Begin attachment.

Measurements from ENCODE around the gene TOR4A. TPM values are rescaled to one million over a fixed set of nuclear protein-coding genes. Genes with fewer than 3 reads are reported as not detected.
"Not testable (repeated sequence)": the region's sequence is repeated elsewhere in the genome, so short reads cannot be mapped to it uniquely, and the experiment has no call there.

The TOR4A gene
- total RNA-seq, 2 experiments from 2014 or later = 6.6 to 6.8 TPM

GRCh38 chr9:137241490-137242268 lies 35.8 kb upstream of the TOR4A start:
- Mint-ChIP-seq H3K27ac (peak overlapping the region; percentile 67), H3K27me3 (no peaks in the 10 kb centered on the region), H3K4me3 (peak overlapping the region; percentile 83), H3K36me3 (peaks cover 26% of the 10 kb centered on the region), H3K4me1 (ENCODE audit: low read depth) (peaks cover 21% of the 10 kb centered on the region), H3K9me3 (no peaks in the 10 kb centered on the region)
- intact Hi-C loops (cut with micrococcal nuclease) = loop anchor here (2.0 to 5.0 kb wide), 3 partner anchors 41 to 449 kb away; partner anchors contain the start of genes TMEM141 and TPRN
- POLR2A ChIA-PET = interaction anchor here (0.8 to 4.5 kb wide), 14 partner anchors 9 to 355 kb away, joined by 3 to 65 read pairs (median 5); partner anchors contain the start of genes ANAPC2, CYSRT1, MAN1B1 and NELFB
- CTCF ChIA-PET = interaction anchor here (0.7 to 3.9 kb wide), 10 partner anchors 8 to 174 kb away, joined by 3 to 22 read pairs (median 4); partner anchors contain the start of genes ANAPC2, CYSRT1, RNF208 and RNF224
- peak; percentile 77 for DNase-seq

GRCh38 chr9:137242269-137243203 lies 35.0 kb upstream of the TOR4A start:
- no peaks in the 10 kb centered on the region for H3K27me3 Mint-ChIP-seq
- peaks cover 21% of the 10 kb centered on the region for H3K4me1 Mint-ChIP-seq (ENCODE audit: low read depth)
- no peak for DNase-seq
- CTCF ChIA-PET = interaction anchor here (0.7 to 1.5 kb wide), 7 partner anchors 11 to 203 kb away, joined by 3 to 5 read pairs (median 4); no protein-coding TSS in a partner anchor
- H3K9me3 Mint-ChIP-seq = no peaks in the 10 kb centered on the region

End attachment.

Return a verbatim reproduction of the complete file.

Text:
Measurements from ENCODE around the gene TOR4A. TPM values are rescaled to one million over a fixed set of nuclear protein-coding genes. Genes with fewer than 3 reads are reported as not detected.
"Not testable (repeated sequence)": the region's sequence is repeated elsewhere in the genome, so short reads cannot be mapped to it uniquely, and the experiment has no call there.

The TOR4A gene
- total RNA-seq, 2 experiments from 2014 or later = 6.6 to 6.8 TPM

GRCh38 chr9:137241490-137242268 lies 35.8 kb upstream of the TOR4A start:
- Mint-ChIP-seq H3K27ac (peak overlapping the region; percentile 67), H3K27me3 (no peaks in the 10 kb centered on the region), H3K4me3 (peak overlapping the region; percentile 83), H3K36me3 (peaks cover 26% of the 10 kb centered on the region), H3K4me1 (ENCODE audit: low read depth) (peaks cover 21% of the 10 kb centered on the region), H3K9me3 (no peaks in the 10 kb centered on the region)
- intact Hi-C loops (cut with micrococcal nuclease) = loop anchor here (2.0 to 5.0 kb wide), 3 partner anchors 41 to 449 kb away; partner anchors contain the start of genes TMEM141 and TPRN
- POLR2A ChIA-PET = interaction anchor here (0.8 to 4.5 kb wide), 14 partner anchors 9 to 355 kb away, joined by 3 to 65 read pairs (median 5); partner anchors contain the start of genes ANAPC2, CYSRT1, MAN1B1 and NELFB
- CTCF ChIA-PET = interaction anchor here (0.7 to 3.9 kb wide), 10 partner anchors 8 to 174 kb away, joined by 3 to 22 read pairs (median 4); partner anchors contain the start of genes ANAPC2, CYSRT1, RNF208 and RNF224
- peak; percentile 77 for DNase-seq

GRCh38 chr9:137242269-137243203 lies 35.0 kb upstream of the TOR4A start:
- no peaks in the 10 kb centered on the region for H3K27me3 Mint-ChIP-seq
- peaks cover 21% of the 10 kb centered on the region for H3K4me1 Mint-ChIP-seq (ENCODE audit: low read depth)
- no peak for DNase-seq
- CTCF ChIA-PET = interaction anchor here (0.7 to 1.5 kb wide), 7 partner anchors 11 to 203 kb away, joined by 3 to 5 read pairs (median 4); no protein-coding TSS in a partner anchor
- H3K9me3 Mint-ChIP-seq = no peaks in the 10 kb centered on the region